The evening of 31 May 1923 saw Brisbane’s dancers kick up their heels in delight at the opening of the newest high-class dance palace, Trocadero Dansant, in Melbourne Street, South Brisbane.
Prior to the opening, a full page advertisement in Queensland Society Magazine (pictured) promised an unforgettable experience – “There will be no fatigue after an evening’s dancing at the Trocadero; the resiliency of the spring floor, unrivalled in the Commonwealth, adds tenfold to the pleasure of dancing”. For those with two left feet, the advertisement also promotes morning dancing lessons with Bella Perman, a premiere exhibition ballroom dancer.
Opening night was a spectacular event with an estimated 2000 people attending, dancers and gawkers alike. The Brisbane Courier described the experience that awaited dancers out on the floor – “From the novel and artistic cloud and foliage overhead effect in the dance hall dozens of violet and blue electric lights gleamed… A central mechanical device of prismatic glasses, which hung from the middle of the hall, reflected the colour and movement of the dancers below”. For those needing a rest from the dance floor, the ballroom offered 52 vine-clad alcoves to rest and socialise, complete with mission oak furniture. Over 300 palms were positioned along window boxes and passages, completing the tropical effect.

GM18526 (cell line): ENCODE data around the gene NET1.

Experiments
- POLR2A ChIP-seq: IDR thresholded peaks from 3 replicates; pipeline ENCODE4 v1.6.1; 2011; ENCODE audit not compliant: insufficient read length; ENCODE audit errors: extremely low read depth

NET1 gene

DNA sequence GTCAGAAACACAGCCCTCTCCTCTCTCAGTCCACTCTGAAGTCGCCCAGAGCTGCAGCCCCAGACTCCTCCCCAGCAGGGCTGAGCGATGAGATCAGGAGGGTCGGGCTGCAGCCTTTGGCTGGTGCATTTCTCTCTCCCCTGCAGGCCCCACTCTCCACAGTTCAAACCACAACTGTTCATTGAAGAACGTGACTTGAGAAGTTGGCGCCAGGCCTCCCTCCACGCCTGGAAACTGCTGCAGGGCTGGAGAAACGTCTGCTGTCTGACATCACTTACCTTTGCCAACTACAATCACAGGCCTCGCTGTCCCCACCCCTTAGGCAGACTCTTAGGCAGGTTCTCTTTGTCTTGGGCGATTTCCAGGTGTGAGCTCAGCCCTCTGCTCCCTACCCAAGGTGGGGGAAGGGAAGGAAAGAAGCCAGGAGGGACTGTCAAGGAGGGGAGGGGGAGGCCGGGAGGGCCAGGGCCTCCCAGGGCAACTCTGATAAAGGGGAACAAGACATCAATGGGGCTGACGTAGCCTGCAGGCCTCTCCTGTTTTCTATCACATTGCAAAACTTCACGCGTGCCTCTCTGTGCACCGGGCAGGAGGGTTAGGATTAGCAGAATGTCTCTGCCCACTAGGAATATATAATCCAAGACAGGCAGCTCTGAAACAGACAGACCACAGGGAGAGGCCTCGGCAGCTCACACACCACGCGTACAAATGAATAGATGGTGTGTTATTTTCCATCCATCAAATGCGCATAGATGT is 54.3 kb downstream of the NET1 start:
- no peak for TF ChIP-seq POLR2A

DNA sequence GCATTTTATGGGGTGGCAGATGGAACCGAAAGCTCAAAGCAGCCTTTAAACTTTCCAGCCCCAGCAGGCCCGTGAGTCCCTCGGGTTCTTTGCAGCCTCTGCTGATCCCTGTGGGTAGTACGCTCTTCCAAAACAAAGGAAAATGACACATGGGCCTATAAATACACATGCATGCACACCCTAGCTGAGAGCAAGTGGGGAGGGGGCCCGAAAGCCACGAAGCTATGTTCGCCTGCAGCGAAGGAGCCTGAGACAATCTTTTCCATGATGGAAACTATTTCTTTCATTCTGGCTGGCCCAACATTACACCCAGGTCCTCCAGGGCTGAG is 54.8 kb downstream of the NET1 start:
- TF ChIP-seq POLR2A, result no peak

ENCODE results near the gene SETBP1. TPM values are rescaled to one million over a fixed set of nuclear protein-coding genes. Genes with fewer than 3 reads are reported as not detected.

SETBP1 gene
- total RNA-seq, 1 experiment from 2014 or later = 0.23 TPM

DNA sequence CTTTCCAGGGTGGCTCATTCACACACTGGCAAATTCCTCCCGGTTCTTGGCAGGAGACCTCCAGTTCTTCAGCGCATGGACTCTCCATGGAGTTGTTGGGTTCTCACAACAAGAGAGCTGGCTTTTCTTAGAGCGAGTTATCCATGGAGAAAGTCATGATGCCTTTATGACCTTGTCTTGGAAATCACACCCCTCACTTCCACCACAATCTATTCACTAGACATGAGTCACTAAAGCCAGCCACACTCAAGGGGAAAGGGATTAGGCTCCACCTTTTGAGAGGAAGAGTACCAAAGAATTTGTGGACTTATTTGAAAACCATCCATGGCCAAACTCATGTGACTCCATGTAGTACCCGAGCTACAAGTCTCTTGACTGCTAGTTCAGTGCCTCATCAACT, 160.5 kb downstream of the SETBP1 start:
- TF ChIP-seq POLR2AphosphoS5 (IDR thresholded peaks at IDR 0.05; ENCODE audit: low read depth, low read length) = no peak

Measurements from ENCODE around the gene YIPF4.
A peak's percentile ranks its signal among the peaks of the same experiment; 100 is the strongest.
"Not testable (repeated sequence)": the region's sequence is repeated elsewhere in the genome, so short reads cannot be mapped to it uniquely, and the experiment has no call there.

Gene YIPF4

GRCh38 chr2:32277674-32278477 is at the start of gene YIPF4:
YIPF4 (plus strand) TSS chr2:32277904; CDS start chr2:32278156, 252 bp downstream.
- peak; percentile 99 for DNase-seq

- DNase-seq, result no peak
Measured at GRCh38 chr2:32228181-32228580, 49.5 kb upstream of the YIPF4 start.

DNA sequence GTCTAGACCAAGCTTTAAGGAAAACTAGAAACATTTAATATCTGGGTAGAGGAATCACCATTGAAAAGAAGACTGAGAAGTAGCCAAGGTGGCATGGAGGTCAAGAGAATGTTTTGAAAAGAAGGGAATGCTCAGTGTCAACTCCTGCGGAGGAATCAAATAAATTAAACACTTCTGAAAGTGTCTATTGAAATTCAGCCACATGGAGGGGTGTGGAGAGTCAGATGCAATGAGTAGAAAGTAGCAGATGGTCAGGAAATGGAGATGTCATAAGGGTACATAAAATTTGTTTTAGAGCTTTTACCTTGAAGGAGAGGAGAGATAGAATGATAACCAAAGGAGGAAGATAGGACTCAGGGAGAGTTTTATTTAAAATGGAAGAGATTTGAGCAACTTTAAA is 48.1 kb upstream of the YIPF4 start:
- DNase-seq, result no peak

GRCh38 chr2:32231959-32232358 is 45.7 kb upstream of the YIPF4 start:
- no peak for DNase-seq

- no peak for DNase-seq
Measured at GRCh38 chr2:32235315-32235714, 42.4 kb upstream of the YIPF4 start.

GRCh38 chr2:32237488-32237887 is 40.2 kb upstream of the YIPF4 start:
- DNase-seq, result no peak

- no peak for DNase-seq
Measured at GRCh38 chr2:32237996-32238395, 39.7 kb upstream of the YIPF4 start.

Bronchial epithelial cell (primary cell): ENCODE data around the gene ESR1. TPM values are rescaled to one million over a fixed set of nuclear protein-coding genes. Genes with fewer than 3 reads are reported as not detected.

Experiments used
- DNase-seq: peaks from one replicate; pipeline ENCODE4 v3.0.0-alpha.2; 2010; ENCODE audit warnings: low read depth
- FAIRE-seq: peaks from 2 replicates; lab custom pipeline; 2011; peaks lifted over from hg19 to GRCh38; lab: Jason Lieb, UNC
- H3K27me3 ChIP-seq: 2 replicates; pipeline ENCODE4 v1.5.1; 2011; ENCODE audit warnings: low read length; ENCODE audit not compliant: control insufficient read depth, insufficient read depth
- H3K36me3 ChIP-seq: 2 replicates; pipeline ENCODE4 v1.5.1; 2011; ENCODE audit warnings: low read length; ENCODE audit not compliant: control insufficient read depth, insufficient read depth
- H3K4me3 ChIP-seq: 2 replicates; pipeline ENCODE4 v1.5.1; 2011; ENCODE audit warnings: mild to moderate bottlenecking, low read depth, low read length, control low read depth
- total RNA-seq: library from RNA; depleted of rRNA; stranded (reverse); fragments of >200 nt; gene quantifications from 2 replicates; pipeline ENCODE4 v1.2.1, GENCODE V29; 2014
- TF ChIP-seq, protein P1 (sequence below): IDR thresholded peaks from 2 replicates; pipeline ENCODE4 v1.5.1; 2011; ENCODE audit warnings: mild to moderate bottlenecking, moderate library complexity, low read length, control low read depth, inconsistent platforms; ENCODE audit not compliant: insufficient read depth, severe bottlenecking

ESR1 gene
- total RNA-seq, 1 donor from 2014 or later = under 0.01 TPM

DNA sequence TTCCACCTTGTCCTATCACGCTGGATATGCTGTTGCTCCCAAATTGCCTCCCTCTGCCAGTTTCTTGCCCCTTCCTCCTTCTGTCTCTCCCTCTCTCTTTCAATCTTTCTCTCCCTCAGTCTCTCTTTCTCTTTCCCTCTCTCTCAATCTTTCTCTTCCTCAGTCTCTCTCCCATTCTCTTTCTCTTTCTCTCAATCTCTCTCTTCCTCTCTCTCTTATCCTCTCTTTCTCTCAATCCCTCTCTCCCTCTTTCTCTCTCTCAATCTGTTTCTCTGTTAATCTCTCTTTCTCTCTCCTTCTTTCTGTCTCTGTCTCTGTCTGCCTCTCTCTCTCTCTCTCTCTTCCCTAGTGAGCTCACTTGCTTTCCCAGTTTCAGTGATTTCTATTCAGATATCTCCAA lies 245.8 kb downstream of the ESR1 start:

Guest of honour, Governor Sir Matthew Nathan, was received by the Mayor and Mayoress of South Brisbane, Alderman and Mrs A Faulkner, and Mr M L Joseph, managing director of the Trocadero, and his wife. After watching an exhibition performance by Bella Perman, His Excellency and a large party of invited guests were entertained in the upstairs supper room.
All proceeds from the opening night were donated to the Children’s Hospital Appeal Fund.
Myles Sinnamon – Project Coordinator, State Library of Queensland